A mandate to govern

Americans are hungry for an alternative vision, and survey after survey in recent weeks confirms this.


Selfless sacrifice in Afghanistan and selfish immaturity in D.C.

Last week, four U.S. soldiers were killed in the Zhari District of Kandahar, Afghanistan when their vehicle drove over a Taliban emplaced improvised explosive device.  Having driven over the same road while serving in the same exact district in Afghanistan where these soldiers died, I am particularly struck that these soldiers, who made the ultimate sacrifice for our country, returned home last week to a nation that initially refused to pay their families the military death benefit used for funeral expenses.  This was one of a string of political casualties caused by the recent government shutdown that finally just ended.


Time for Supreme Court to stand firm on campaign donation limits

On both ends of the political spectrum, and the middle as well, there’s a sense that the political system is broken—and not just this week.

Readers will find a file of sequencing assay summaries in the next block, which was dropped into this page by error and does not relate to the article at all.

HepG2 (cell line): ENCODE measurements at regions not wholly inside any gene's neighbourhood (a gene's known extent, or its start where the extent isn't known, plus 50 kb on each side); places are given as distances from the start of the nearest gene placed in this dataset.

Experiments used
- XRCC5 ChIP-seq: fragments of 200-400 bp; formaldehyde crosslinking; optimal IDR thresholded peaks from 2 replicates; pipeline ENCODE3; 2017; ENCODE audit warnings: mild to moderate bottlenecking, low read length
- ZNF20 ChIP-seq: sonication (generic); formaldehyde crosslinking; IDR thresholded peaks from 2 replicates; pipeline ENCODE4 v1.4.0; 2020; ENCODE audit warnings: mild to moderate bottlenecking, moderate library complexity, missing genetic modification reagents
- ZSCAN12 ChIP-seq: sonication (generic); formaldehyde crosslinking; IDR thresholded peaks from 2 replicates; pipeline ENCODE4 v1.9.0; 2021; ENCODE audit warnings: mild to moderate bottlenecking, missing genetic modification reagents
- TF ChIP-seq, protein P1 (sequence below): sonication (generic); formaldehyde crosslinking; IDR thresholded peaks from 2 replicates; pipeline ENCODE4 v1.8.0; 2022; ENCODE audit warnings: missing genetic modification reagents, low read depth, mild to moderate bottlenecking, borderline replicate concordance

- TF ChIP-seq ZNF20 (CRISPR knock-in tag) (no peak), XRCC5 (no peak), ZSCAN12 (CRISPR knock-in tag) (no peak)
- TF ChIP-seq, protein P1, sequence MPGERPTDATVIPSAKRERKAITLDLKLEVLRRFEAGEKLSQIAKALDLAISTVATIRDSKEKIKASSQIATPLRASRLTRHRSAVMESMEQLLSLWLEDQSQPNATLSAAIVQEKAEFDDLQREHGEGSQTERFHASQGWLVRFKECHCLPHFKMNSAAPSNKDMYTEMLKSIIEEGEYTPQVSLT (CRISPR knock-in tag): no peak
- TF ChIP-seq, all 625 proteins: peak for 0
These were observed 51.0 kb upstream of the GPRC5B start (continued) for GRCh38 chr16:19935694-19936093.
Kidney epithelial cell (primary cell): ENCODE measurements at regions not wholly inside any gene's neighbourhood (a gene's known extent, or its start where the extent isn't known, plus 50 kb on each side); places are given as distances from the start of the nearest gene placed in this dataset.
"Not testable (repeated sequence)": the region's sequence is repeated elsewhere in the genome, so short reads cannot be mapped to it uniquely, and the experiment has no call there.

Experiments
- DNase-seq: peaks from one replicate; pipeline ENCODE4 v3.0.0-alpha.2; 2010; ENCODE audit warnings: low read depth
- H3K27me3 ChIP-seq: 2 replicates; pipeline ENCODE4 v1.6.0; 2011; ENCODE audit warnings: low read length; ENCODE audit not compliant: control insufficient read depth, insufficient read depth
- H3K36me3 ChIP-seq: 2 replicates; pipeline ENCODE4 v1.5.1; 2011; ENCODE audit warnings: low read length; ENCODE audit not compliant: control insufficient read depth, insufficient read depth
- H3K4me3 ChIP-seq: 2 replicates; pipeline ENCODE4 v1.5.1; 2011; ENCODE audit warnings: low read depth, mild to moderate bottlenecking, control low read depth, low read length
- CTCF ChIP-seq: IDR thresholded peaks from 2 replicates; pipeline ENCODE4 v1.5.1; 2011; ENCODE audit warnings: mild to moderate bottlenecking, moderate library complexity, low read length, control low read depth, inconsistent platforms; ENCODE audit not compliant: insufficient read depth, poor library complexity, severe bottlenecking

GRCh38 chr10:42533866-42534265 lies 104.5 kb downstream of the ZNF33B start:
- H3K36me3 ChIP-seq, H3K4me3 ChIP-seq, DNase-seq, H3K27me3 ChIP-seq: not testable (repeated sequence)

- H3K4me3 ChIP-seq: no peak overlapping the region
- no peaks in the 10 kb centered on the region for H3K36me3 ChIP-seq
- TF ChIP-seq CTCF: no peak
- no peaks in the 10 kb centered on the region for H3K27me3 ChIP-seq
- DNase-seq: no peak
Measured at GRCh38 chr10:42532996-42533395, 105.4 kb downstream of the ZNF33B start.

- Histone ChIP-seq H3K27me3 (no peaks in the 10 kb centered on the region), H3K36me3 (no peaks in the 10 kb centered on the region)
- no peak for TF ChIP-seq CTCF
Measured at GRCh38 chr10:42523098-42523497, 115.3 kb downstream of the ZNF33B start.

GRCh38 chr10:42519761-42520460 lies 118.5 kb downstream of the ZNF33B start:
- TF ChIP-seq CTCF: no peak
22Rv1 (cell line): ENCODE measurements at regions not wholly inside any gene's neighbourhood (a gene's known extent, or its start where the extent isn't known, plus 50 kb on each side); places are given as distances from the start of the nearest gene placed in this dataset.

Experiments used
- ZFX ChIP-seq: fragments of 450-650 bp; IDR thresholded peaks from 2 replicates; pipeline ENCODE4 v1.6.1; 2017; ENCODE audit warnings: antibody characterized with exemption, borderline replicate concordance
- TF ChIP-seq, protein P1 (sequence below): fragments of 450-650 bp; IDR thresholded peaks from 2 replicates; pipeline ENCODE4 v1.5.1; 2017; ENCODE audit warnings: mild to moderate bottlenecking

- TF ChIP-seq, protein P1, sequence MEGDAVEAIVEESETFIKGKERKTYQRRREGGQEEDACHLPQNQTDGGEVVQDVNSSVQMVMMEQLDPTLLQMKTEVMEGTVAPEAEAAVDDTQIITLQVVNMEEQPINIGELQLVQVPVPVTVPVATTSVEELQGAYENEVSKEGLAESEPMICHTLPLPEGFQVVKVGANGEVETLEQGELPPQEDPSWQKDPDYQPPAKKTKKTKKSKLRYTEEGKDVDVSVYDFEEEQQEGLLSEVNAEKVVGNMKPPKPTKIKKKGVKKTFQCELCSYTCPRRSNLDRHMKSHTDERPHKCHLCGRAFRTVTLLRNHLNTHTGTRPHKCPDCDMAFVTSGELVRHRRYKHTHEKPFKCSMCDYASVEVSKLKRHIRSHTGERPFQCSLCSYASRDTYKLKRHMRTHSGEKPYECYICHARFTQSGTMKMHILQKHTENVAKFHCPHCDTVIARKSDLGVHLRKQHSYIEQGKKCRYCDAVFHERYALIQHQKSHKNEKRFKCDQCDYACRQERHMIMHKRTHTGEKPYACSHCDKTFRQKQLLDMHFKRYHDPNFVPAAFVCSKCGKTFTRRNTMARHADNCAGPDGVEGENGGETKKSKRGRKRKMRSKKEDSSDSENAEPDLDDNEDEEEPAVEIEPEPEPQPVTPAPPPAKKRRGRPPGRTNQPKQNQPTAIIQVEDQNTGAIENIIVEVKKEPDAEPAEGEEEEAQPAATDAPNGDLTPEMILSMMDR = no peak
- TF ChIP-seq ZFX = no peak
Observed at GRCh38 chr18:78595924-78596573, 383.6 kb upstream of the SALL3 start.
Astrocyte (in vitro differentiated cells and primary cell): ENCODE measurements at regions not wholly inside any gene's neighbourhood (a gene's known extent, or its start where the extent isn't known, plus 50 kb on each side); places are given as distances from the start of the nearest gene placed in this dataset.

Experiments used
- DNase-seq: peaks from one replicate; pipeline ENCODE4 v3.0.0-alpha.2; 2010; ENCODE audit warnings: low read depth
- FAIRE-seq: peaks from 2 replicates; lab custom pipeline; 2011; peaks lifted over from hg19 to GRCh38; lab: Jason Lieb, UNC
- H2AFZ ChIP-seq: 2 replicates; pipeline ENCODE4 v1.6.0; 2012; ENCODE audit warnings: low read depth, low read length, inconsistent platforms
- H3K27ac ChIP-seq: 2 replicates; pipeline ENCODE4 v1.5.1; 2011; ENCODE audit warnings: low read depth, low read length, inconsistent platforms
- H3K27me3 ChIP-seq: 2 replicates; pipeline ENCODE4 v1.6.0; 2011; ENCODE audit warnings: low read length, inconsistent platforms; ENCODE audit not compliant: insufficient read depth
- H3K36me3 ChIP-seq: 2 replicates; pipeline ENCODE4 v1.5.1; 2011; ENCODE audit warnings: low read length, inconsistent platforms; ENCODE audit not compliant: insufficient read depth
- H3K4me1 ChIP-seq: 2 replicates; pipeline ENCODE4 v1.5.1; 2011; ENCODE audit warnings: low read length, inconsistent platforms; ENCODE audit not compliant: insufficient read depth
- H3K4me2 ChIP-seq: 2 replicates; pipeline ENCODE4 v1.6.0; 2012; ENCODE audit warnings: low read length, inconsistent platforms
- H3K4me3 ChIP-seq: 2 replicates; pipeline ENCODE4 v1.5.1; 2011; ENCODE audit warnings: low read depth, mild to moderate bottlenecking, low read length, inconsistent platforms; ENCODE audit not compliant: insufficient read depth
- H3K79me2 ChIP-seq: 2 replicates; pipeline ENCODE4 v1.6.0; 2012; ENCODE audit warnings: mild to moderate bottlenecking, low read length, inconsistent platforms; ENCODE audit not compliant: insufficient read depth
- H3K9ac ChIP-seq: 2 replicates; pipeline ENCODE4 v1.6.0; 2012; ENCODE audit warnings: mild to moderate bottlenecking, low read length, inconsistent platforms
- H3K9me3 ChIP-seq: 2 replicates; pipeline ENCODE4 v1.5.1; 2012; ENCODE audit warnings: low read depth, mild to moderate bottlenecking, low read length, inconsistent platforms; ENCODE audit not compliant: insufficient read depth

While there’s plenty that Americans on the left and right disagree about, they and almost everyone in between are convinced that in Washington and in state capitals across the country, those with big money to throw around get attention the rest of us could only dream of.


GOP is losing the health care debate

This week saw a new low in the House of Representatives, as the Republican leadership was once again rebuffed by its hard right membership.  In trying to determine how to fund the government past Sept. 30, House Republicans are tied in knots over how to address conservative demands for defunding “Obamacare” without leading to a government shutdown. In an interesting twist of fate, Republican opposition to the president’s health insurance reform is leading them into a trap they’ve set for themselves.